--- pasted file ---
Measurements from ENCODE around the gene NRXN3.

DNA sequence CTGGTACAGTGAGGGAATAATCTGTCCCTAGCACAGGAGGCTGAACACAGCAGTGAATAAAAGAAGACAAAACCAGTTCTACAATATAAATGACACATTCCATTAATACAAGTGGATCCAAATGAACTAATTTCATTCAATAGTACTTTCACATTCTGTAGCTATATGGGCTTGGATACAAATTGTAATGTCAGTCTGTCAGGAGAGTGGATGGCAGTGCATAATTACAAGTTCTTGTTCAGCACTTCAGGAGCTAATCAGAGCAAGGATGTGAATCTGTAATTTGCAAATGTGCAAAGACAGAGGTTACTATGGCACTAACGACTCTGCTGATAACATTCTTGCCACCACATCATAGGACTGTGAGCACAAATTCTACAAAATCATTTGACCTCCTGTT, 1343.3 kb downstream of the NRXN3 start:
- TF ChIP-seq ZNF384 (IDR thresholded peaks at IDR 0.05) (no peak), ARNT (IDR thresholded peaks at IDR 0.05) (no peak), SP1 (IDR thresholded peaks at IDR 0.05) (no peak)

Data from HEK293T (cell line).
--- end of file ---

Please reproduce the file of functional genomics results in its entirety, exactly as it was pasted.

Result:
Measurements from ENCODE around the gene NRXN3.

DNA sequence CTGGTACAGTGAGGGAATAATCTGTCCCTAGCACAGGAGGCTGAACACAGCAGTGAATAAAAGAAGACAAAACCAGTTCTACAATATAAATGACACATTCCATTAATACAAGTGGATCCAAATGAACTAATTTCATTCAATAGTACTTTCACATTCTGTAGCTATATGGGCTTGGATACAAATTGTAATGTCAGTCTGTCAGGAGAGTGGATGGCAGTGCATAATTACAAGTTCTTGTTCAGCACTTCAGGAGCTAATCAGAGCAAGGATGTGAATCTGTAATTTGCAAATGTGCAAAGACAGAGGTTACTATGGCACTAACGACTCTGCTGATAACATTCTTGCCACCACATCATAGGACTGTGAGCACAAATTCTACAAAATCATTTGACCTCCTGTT, 1343.3 kb downstream of the NRXN3 start:
- TF ChIP-seq ZNF384 (IDR thresholded peaks at IDR 0.05) (no peak), ARNT (IDR thresholded peaks at IDR 0.05) (no peak), SP1 (IDR thresholded peaks at IDR 0.05) (no peak)

Data from HEK293T (cell line).